Our study is based on a comparatively large dataset encompassing a total of 354M tweets by 26M users, which can be considered as comprehensive (see “Materials and methods”). However, a limitation of this work is that a substantial part of the network consists of the super-community labelled as “Other”, encompassing around 50% of all users. It is difficult to make general statements about the true nature of this group, as it includes a very diverse set of users, with most of them reporting unspecific profile information. Our work is based on the self-reported status of users, thus future research could be required to properly understand their true nature.

As a final consideration, we can hypothesize that, as long as the COVID pandemic was a novelty, Twitter users from all the super-communities tended to give more attention to the messages from the sci-health super-community because it was initially considered as the most authoritative reference in this topic. Our network analysis highlights that in this first phase the amount of internal debate within political and national elite communities was reduced, possibly due to the fact that the pandemic was not impacting all local levels directly. After a few months from its emergence, the epidemic started to create social and health problems in many countries, prompting Twitter users to turn their attention to politics and national issues. It also is noteworthy that the international sci-health super-community itself reduced the level of self-amplification and its tweeting activity. We verified that this attention shift can not be clearly explained by a change in the sentiment of the tweet content, since the algorithms we used provided a constant output over the observed time period.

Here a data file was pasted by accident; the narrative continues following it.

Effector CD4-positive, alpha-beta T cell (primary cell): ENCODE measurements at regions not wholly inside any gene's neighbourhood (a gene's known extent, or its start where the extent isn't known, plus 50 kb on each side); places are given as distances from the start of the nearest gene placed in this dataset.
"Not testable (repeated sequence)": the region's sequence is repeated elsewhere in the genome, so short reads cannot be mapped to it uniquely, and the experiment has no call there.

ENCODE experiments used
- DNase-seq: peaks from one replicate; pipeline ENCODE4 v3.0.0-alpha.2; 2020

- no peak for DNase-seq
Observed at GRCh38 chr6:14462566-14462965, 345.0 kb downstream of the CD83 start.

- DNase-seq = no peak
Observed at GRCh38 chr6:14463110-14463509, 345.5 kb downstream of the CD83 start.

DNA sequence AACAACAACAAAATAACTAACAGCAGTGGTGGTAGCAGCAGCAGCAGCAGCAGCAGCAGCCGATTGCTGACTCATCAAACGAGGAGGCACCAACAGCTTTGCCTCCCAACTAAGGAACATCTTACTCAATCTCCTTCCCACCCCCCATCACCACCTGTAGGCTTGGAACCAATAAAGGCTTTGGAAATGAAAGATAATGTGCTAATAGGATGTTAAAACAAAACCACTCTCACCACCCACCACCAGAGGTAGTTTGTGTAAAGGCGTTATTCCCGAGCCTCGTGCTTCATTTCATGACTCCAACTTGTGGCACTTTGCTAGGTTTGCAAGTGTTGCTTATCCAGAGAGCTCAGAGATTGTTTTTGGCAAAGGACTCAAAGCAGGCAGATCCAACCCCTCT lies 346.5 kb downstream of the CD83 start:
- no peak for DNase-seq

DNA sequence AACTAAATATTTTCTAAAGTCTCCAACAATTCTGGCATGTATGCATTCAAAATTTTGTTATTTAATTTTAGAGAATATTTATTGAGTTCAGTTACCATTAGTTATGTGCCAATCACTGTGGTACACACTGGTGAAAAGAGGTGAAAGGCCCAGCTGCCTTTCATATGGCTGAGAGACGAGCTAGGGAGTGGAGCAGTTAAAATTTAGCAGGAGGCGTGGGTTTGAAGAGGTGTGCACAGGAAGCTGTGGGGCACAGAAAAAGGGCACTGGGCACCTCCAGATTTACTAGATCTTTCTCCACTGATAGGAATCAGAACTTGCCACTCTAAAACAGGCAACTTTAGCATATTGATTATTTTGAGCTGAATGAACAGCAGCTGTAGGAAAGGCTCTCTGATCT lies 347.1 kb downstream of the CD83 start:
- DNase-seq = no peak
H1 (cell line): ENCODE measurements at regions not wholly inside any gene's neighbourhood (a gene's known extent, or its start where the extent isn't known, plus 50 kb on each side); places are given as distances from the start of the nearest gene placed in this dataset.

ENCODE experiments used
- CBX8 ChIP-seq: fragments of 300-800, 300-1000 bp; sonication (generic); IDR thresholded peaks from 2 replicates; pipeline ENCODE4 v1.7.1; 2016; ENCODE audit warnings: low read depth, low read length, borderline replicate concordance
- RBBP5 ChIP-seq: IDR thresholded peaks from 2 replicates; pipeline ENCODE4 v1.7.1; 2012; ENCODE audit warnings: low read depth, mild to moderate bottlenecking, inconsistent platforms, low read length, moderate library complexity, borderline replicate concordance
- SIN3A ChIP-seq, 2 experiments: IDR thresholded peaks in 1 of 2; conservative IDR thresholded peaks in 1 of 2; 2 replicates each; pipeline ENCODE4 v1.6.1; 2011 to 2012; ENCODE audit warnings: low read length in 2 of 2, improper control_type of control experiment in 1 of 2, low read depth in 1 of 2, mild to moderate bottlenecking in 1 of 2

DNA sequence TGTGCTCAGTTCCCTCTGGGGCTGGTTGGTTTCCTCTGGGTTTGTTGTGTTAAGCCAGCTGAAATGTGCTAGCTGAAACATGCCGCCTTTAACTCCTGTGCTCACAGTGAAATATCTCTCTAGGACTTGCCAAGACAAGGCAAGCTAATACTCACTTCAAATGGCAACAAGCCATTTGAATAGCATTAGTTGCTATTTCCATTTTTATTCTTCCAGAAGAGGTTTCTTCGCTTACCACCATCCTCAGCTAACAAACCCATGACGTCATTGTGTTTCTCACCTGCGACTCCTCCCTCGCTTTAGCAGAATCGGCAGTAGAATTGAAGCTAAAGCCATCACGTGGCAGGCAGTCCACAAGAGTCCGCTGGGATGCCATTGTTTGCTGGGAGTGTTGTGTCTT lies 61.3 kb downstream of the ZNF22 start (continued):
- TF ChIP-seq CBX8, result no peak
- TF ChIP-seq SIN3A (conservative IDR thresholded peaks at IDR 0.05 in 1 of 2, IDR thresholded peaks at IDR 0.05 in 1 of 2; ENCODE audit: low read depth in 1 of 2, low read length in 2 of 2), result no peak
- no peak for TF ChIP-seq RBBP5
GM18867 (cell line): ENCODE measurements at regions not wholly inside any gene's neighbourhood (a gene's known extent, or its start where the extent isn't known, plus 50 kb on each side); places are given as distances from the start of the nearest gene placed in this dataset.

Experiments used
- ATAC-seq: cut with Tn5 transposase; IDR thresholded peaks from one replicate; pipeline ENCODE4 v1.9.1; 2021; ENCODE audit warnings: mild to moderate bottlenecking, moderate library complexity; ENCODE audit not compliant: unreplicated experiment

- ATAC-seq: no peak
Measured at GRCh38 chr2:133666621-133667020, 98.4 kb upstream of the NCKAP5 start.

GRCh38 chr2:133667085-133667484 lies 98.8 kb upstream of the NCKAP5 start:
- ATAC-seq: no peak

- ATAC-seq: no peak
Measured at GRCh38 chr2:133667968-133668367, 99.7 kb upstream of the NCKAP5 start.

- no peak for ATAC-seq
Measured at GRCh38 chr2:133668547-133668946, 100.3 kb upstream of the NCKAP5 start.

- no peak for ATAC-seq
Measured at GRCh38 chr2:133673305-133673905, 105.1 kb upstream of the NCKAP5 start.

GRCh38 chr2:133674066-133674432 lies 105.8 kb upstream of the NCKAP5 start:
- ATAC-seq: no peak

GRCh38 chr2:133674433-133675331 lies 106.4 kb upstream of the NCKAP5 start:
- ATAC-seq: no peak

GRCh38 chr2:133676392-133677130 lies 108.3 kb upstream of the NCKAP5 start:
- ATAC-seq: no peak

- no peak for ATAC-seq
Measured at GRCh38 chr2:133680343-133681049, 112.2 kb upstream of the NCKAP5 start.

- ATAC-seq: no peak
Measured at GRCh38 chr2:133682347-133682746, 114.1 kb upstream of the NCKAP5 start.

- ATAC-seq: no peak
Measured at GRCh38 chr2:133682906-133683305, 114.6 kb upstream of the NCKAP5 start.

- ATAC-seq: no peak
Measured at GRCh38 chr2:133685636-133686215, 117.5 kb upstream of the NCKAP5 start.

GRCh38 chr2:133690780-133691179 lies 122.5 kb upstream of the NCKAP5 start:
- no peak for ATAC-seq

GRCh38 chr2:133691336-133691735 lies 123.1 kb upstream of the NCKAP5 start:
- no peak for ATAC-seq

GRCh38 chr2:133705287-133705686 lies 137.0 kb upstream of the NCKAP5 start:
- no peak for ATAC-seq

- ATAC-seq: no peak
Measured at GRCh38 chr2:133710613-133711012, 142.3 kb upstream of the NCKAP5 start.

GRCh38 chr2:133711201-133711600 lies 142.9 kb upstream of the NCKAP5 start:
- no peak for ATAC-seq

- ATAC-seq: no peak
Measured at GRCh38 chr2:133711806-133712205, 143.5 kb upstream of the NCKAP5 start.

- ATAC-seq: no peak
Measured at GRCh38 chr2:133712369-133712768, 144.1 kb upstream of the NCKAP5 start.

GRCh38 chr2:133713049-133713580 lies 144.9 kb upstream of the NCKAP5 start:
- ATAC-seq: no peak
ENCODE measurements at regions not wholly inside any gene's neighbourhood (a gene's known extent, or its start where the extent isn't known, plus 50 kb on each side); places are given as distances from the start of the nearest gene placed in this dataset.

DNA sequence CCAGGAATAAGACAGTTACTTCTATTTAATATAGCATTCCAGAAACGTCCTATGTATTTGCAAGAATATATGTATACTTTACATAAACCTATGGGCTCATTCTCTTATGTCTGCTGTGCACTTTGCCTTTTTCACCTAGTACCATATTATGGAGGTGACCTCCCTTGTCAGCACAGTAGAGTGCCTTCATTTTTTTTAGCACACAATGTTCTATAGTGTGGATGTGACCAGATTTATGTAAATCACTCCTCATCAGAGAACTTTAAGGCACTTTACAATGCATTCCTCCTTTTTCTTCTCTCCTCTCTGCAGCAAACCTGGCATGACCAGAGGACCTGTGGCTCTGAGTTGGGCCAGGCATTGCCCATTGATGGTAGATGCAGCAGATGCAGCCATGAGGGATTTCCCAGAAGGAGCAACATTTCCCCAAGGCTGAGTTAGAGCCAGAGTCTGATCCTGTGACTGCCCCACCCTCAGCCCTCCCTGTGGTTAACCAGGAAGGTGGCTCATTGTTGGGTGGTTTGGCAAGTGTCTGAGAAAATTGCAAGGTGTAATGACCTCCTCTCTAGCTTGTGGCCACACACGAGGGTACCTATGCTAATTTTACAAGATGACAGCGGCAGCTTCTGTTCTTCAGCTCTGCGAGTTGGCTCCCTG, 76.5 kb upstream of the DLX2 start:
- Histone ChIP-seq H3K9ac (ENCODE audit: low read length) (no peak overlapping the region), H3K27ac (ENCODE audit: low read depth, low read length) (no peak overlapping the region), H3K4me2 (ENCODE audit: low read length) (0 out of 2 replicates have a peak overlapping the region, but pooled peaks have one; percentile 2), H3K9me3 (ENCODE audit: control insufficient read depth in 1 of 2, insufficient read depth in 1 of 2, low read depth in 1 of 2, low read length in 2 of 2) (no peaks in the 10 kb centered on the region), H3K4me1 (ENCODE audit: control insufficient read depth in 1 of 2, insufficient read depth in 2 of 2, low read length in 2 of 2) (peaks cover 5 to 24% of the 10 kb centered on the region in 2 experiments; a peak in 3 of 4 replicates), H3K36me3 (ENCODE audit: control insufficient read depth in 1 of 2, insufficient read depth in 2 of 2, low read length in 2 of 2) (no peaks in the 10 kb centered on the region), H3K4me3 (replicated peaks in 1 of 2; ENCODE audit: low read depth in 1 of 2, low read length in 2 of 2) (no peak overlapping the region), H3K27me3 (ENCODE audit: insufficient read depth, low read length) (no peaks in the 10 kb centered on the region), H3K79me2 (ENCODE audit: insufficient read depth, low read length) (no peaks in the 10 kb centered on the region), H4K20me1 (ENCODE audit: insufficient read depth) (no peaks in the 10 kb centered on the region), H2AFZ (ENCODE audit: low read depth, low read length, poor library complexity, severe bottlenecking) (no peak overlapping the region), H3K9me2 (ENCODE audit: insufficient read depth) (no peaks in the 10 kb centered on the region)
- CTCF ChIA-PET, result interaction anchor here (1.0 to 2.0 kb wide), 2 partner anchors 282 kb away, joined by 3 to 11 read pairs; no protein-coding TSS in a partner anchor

Our results suggest that an exclusively scientific discussion risks losing audience when the health crisis starts to heavily impact society and to feed country-specific debates, thus scientists and health institutions should maintain a regular tweeting activity and reshape their valuable content in order to involve themselves usefully in local discussions, targeting and merging with the stable national Twitter communities.

Materials and methods

Data collection